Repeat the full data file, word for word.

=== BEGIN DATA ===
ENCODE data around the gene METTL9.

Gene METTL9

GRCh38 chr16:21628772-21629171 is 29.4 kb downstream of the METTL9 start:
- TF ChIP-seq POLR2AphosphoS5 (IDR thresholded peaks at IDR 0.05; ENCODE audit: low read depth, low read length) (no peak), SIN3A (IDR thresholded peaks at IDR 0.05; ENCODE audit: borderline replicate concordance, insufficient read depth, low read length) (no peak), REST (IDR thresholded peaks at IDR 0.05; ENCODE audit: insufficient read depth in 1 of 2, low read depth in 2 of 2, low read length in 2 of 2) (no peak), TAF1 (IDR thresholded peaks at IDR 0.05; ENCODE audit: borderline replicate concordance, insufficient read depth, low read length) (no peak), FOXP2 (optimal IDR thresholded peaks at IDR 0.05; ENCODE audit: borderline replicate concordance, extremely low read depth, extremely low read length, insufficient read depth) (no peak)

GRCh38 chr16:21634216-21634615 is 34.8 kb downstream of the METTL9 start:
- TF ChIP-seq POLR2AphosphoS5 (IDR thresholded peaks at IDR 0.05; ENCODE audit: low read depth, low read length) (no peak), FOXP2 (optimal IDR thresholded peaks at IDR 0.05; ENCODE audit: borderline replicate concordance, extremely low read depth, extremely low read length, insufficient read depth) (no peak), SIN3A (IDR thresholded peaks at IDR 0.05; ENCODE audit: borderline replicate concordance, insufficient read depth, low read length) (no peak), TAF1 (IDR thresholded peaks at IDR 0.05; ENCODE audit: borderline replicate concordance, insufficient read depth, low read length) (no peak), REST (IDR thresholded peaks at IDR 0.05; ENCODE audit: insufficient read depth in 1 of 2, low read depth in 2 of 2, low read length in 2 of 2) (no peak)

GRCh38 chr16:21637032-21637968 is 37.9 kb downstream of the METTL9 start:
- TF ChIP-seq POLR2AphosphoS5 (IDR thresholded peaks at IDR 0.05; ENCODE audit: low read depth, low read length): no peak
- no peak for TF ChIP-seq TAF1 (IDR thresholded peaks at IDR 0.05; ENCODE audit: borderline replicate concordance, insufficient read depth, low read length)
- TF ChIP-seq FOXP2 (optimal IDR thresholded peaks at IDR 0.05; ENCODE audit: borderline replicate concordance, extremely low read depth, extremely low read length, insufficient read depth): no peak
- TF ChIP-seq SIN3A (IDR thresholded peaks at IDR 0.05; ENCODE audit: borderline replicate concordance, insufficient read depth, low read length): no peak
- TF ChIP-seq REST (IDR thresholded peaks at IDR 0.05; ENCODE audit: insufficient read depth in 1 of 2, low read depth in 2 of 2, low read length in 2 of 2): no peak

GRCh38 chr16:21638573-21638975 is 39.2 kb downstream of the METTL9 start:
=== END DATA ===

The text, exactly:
ENCODE data around the gene METTL9.

Gene METTL9

GRCh38 chr16:21628772-21629171 is 29.4 kb downstream of the METTL9 start:
- TF ChIP-seq POLR2AphosphoS5 (IDR thresholded peaks at IDR 0.05; ENCODE audit: low read depth, low read length) (no peak), SIN3A (IDR thresholded peaks at IDR 0.05; ENCODE audit: borderline replicate concordance, insufficient read depth, low read length) (no peak), REST (IDR thresholded peaks at IDR 0.05; ENCODE audit: insufficient read depth in 1 of 2, low read depth in 2 of 2, low read length in 2 of 2) (no peak), TAF1 (IDR thresholded peaks at IDR 0.05; ENCODE audit: borderline replicate concordance, insufficient read depth, low read length) (no peak), FOXP2 (optimal IDR thresholded peaks at IDR 0.05; ENCODE audit: borderline replicate concordance, extremely low read depth, extremely low read length, insufficient read depth) (no peak)

GRCh38 chr16:21634216-21634615 is 34.8 kb downstream of the METTL9 start:
- TF ChIP-seq POLR2AphosphoS5 (IDR thresholded peaks at IDR 0.05; ENCODE audit: low read depth, low read length) (no peak), FOXP2 (optimal IDR thresholded peaks at IDR 0.05; ENCODE audit: borderline replicate concordance, extremely low read depth, extremely low read length, insufficient read depth) (no peak), SIN3A (IDR thresholded peaks at IDR 0.05; ENCODE audit: borderline replicate concordance, insufficient read depth, low read length) (no peak), TAF1 (IDR thresholded peaks at IDR 0.05; ENCODE audit: borderline replicate concordance, insufficient read depth, low read length) (no peak), REST (IDR thresholded peaks at IDR 0.05; ENCODE audit: insufficient read depth in 1 of 2, low read depth in 2 of 2, low read length in 2 of 2) (no peak)

GRCh38 chr16:21637032-21637968 is 37.9 kb downstream of the METTL9 start:
- TF ChIP-seq POLR2AphosphoS5 (IDR thresholded peaks at IDR 0.05; ENCODE audit: low read depth, low read length): no peak
- no peak for TF ChIP-seq TAF1 (IDR thresholded peaks at IDR 0.05; ENCODE audit: borderline replicate concordance, insufficient read depth, low read length)
- TF ChIP-seq FOXP2 (optimal IDR thresholded peaks at IDR 0.05; ENCODE audit: borderline replicate concordance, extremely low read depth, extremely low read length, insufficient read depth): no peak
- TF ChIP-seq SIN3A (IDR thresholded peaks at IDR 0.05; ENCODE audit: borderline replicate concordance, insufficient read depth, low read length): no peak
- TF ChIP-seq REST (IDR thresholded peaks at IDR 0.05; ENCODE audit: insufficient read depth in 1 of 2, low read depth in 2 of 2, low read length in 2 of 2): no peak

GRCh38 chr16:21638573-21638975 is 39.2 kb downstream of the METTL9 start: